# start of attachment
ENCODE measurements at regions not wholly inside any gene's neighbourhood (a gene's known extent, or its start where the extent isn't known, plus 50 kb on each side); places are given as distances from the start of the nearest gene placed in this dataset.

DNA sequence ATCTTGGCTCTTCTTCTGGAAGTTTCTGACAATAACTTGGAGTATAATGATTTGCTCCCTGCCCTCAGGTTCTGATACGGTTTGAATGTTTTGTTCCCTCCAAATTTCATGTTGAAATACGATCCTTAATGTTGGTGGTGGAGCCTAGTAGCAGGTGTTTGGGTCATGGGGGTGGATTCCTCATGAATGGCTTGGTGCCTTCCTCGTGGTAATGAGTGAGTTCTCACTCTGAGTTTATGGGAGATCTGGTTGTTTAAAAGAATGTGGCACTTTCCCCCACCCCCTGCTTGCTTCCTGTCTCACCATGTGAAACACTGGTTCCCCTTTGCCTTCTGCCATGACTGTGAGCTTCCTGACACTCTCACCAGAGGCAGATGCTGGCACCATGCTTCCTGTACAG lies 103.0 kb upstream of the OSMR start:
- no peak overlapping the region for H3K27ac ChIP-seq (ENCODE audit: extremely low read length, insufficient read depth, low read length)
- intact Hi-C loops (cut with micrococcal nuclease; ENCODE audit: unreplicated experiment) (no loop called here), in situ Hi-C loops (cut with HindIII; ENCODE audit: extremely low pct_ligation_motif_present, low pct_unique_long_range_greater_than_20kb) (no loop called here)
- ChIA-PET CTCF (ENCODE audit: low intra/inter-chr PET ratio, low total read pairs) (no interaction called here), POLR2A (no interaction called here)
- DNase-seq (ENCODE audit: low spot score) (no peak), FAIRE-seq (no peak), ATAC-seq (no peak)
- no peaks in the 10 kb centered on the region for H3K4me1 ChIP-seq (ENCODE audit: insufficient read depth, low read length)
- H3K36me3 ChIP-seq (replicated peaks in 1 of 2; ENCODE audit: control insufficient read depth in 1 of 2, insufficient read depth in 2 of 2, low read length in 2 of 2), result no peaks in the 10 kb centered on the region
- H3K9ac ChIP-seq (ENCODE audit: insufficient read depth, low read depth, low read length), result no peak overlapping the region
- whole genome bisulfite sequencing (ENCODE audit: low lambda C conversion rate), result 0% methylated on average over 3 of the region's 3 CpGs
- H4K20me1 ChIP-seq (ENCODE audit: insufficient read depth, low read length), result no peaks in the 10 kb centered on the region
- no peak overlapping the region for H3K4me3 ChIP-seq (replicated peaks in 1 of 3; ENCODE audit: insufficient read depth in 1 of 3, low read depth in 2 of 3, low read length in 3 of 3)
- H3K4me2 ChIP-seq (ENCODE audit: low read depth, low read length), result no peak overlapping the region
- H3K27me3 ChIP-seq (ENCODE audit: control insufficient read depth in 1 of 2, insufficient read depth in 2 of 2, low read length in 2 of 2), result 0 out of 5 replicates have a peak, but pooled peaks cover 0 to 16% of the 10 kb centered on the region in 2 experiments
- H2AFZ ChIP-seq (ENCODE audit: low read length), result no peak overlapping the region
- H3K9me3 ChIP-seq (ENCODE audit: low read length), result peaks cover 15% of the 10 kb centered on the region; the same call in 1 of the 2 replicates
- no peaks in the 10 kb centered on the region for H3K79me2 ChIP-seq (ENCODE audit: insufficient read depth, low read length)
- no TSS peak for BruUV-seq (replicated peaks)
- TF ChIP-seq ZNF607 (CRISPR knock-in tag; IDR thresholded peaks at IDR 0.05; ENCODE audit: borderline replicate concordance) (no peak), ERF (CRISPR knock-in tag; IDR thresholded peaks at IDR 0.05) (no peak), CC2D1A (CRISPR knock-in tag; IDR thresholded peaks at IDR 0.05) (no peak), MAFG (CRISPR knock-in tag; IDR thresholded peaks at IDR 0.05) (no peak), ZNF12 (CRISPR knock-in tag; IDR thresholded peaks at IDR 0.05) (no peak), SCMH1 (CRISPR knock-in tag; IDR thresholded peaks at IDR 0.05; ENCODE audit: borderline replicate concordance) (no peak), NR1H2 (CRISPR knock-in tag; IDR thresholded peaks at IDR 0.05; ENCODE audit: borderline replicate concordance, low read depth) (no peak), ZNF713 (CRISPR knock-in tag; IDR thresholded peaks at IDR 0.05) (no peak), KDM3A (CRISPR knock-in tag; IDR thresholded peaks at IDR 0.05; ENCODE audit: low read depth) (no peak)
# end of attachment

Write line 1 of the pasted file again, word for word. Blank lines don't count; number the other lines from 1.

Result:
ENCODE measurements at regions not wholly inside any gene's neighbourhood (a gene's known extent, or its start where the extent isn't known, plus 50 kb on each side); places are given as distances from the start of the nearest gene placed in this dataset.